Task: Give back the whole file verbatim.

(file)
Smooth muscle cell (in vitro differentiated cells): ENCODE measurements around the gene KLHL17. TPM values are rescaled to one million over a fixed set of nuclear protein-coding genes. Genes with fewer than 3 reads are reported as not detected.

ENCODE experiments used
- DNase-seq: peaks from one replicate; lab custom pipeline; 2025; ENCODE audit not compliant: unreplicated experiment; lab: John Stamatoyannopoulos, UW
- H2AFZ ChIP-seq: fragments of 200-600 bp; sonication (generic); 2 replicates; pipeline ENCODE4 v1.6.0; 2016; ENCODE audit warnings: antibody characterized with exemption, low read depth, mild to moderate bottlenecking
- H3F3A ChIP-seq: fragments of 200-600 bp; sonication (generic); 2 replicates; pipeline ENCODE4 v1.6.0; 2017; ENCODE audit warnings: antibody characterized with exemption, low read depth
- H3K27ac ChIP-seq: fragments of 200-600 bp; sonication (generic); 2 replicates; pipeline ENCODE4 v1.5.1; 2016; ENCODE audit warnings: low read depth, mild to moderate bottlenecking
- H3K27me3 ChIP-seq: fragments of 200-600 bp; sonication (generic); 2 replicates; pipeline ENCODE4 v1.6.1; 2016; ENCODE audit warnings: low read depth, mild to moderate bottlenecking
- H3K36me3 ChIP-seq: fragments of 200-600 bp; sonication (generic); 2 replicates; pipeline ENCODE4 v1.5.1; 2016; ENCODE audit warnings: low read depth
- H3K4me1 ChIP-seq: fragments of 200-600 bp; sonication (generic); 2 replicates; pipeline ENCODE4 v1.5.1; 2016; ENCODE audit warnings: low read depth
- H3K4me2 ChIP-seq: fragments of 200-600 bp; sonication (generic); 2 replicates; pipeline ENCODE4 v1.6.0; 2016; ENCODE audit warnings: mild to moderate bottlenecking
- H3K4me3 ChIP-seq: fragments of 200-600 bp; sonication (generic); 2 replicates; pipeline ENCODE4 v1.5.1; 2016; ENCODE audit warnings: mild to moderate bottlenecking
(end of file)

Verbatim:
Smooth muscle cell (in vitro differentiated cells): ENCODE measurements around the gene KLHL17. TPM values are rescaled to one million over a fixed set of nuclear protein-coding genes. Genes with fewer than 3 reads are reported as not detected.

ENCODE experiments used
- DNase-seq: peaks from one replicate; lab custom pipeline; 2025; ENCODE audit not compliant: unreplicated experiment; lab: John Stamatoyannopoulos, UW
- H2AFZ ChIP-seq: fragments of 200-600 bp; sonication (generic); 2 replicates; pipeline ENCODE4 v1.6.0; 2016; ENCODE audit warnings: antibody characterized with exemption, low read depth, mild to moderate bottlenecking
- H3F3A ChIP-seq: fragments of 200-600 bp; sonication (generic); 2 replicates; pipeline ENCODE4 v1.6.0; 2017; ENCODE audit warnings: antibody characterized with exemption, low read depth
- H3K27ac ChIP-seq: fragments of 200-600 bp; sonication (generic); 2 replicates; pipeline ENCODE4 v1.5.1; 2016; ENCODE audit warnings: low read depth, mild to moderate bottlenecking
- H3K27me3 ChIP-seq: fragments of 200-600 bp; sonication (generic); 2 replicates; pipeline ENCODE4 v1.6.1; 2016; ENCODE audit warnings: low read depth, mild to moderate bottlenecking
- H3K36me3 ChIP-seq: fragments of 200-600 bp; sonication (generic); 2 replicates; pipeline ENCODE4 v1.5.1; 2016; ENCODE audit warnings: low read depth
- H3K4me1 ChIP-seq: fragments of 200-600 bp; sonication (generic); 2 replicates; pipeline ENCODE4 v1.5.1; 2016; ENCODE audit warnings: low read depth
- H3K4me2 ChIP-seq: fragments of 200-600 bp; sonication (generic); 2 replicates; pipeline ENCODE4 v1.6.0; 2016; ENCODE audit warnings: mild to moderate bottlenecking
- H3K4me3 ChIP-seq: fragments of 200-600 bp; sonication (generic); 2 replicates; pipeline ENCODE4 v1.5.1; 2016; ENCODE audit warnings: mild to moderate bottlenecking